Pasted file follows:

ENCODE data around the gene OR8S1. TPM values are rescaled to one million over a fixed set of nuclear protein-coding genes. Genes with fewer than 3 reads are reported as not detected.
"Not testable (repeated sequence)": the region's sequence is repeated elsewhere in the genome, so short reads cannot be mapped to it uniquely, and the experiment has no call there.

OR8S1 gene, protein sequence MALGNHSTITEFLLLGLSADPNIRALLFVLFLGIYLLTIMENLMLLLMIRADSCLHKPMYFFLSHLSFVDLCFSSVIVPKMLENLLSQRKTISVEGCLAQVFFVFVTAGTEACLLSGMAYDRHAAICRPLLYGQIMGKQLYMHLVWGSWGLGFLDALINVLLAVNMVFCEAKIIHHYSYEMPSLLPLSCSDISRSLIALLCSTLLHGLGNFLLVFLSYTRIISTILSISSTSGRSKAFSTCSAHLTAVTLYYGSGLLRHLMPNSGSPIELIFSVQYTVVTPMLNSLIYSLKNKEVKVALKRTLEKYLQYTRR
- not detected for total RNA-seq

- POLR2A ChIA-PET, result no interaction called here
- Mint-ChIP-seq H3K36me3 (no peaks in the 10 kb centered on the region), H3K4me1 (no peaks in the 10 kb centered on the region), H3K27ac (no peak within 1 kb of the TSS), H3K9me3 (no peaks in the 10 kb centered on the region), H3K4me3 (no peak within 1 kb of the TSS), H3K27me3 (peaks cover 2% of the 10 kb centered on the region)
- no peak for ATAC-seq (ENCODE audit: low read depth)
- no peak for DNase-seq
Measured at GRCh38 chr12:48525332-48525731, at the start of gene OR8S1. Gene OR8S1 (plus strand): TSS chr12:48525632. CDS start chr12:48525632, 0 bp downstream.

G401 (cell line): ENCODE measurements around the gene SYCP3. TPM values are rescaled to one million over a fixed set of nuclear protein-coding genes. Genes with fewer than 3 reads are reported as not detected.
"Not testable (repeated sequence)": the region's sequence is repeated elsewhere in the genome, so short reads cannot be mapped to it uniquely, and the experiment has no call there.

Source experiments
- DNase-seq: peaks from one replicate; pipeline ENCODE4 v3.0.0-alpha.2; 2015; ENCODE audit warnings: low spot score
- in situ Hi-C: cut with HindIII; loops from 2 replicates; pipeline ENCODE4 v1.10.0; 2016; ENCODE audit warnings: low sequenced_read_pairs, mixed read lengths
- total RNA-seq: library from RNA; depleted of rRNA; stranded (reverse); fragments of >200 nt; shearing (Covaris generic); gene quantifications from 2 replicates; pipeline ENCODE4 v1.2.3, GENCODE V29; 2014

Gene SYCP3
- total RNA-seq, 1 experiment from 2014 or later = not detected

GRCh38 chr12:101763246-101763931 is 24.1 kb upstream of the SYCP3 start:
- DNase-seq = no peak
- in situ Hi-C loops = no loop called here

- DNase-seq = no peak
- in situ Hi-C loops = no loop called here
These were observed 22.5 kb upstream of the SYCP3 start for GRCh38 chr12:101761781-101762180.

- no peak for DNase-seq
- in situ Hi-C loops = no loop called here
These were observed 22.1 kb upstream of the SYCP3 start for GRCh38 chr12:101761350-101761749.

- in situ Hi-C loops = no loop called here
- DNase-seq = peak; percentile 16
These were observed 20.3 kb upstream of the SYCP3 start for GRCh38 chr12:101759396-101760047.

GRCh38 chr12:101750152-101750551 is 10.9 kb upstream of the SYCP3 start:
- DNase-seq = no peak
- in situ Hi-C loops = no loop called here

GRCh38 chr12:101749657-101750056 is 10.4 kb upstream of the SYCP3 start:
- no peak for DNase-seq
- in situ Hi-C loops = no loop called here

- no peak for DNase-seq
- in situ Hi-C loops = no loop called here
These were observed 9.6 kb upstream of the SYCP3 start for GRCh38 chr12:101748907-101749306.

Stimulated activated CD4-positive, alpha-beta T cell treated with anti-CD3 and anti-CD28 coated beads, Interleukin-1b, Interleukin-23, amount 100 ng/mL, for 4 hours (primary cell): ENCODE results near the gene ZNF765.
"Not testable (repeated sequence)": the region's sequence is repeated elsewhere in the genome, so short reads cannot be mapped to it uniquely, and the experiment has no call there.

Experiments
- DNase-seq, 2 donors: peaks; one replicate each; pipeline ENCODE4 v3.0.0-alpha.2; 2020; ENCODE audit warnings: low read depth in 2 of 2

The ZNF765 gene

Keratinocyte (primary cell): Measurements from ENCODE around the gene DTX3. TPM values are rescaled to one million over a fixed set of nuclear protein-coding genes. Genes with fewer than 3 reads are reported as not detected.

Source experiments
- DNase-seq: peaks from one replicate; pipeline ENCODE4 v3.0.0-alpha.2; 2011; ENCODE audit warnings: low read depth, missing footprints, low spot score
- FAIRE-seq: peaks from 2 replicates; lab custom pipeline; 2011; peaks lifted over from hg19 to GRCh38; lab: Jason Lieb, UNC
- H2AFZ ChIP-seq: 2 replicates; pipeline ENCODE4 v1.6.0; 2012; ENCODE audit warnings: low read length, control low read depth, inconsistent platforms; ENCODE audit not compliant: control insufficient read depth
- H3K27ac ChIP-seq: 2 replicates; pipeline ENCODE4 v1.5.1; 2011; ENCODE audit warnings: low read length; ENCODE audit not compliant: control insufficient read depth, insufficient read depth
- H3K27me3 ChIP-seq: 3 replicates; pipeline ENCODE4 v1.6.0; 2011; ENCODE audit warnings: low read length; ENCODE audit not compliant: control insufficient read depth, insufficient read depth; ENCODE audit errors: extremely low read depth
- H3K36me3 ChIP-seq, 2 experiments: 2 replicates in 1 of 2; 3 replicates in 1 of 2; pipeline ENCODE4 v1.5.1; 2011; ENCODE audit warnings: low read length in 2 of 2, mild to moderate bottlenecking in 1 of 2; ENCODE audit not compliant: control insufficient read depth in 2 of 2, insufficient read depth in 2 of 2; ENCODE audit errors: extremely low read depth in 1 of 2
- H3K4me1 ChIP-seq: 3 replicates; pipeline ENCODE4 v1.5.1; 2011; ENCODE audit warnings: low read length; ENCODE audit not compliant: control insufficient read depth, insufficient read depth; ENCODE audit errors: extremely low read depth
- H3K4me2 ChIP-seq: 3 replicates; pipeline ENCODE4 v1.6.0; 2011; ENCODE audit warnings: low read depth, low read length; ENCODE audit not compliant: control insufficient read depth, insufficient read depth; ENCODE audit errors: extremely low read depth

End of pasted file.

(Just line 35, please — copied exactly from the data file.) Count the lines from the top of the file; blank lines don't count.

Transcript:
- in situ Hi-C loops = no loop called here